You may not know it by the look of the S&P E&P stock index, which has been flirting with record lows in recent weeks, but exploration and production companies are continuing to defy the industry’s legendary boom-and-bust cycles by pumping out increasing volumes of crude oil and natural gas while slashing spending. Some types of E&P companies have fared better than others in this lower-price environment. How are they continuing to generate substantial production growth under sharply lower capital investment programs? Today, we update our analysis of capital expenditures and production growth based on the second-quarter results of the 43 U.S. oil-focused, gas-focused, and diversified producers we track.
As we noted in Part 1, the Shale Revolution unlocked vast, low-cost oil and gas reserves, unleashing soaring production and transforming the U.S. from a major oil and natural gas importer to a rising exporter. But this turnaround also triggered a substantial decline in oil prices and a bear market in natural gas that forced producers to undergo major strategic transformations. E&Ps revamped their portfolios, selling off non-core, high-cost assets to focus on high-return core properties, embraced fiscal discipline by cutting capital spending to live within cash flow, and prioritized shareholder return by instituting dividend and stock repurchase programs. Despite these efforts, investors have remained skeptical of energy equities, sending the S&P E&P stock index close to all-time lows. However, as we’ve demonstrated in our first-quarter discussion in Surprise, Surprise and most recently in Part 1 of this series, E&Ps’ profitability has remained relatively stable, even increasing in the case of oil-weighted producers, and these companies are largely operating within cash flow.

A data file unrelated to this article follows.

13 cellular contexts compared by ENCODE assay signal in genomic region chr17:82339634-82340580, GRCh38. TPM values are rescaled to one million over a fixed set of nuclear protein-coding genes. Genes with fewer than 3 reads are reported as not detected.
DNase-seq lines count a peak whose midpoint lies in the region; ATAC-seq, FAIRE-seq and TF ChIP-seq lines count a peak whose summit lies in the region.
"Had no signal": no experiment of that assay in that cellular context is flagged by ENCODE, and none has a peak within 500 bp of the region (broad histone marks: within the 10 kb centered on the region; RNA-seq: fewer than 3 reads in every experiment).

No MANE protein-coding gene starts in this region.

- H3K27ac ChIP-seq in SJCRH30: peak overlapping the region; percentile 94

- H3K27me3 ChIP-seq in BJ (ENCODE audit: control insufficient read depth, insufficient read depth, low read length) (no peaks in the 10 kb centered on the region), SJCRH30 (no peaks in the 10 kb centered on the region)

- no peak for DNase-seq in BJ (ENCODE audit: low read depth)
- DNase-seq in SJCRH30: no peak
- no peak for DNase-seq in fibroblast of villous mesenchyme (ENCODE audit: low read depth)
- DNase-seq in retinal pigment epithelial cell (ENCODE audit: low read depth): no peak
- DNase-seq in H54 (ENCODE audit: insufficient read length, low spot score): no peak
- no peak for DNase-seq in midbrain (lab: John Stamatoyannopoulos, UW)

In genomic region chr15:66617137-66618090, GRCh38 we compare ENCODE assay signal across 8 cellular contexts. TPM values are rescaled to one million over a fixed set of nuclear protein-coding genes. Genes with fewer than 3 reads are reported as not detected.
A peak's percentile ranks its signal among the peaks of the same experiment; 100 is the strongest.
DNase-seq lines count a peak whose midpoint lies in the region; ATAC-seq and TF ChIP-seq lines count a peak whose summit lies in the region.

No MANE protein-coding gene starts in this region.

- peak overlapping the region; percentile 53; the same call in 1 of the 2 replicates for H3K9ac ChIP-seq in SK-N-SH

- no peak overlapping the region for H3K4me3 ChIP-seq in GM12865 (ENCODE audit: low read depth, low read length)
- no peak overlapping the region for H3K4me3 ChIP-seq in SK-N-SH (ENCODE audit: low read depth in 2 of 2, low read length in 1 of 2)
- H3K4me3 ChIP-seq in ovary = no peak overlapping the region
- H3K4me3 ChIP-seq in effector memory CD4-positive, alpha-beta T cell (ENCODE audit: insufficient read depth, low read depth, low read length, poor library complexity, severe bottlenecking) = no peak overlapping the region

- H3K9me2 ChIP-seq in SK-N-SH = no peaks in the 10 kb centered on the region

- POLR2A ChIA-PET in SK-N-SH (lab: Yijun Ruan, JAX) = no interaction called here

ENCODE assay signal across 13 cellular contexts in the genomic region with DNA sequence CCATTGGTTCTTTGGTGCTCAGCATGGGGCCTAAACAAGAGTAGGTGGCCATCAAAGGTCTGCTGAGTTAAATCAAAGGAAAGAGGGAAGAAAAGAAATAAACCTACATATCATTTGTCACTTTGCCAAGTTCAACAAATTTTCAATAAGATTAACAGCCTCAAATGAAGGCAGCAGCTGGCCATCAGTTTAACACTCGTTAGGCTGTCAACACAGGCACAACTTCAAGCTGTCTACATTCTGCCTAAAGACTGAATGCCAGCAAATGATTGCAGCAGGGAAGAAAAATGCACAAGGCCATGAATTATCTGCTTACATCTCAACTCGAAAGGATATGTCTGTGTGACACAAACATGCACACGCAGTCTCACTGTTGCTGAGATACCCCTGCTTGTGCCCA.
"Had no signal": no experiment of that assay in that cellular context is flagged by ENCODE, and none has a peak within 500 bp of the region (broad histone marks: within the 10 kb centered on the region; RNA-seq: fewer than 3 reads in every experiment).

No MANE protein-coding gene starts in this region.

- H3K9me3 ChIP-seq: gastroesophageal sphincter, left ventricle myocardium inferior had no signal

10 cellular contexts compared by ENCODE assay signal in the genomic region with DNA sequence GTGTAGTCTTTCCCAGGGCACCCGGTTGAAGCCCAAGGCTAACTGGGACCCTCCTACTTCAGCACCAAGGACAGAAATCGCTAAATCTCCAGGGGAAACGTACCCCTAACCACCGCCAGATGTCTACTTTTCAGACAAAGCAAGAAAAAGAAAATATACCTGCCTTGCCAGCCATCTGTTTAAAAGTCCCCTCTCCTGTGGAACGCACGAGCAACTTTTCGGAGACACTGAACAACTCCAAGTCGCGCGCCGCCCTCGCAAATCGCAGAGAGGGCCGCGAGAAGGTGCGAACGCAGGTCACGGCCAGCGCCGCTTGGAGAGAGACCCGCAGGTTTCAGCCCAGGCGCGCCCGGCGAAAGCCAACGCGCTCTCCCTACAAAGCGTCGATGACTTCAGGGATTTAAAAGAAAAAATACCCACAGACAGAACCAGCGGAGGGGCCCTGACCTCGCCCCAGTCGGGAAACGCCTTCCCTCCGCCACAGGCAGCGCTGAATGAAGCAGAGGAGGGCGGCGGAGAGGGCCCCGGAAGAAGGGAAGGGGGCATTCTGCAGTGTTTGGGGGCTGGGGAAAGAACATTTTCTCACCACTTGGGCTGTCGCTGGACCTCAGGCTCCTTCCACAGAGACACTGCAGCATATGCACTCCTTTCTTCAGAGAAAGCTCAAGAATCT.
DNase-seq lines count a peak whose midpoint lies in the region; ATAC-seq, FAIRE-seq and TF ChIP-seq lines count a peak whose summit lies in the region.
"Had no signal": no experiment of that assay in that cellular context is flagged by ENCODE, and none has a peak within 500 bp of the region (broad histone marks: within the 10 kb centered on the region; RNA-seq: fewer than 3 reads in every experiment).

As Figure 1 shows, despite a lackluster capital spending profile, oil and gas production (orange line) for our universe of 43 companies continues to rise. Output has grown 17.5% since 2014, while capital spending (blue bars) has decreased to 50% of that year’s level. The production growth is especially remarkable considering the E&Ps we track divested more than 14 billion boe (barrels of oil equivalent) of reserves over the same period. As reflected in the second-quarter 2019 updates, the 43 companies have cut their drilling and completion expenditures by over 12% from the previous year but are guiding towards a 5% increase in total output for 2019 as a whole. Capital spending habits, however, are not uniform, as each peer group has its distinctive features. The Oil-Weighted E&Ps, primarily Permian producers, have reduced capital spending by a more modest 37% since 2014. That investment resulted in a 23% gain in production over that same time period. The Diversified E&Ps, primarily multi-basin companies that have gone through significantly more dramatic portfolio restructuring, slashed capex by 60% from the $70 billion spent in 2014, yet that resulted in 2018 production being only 3% less than the 1.9 billion boe produced in 2014. Moreover, their output last year was 4% higher than the trough in 2017. The Gas-Weighted E&Ps have slashed capex by 45% since 2014, but managed to grow production nearly 60% between 2014 and 2018.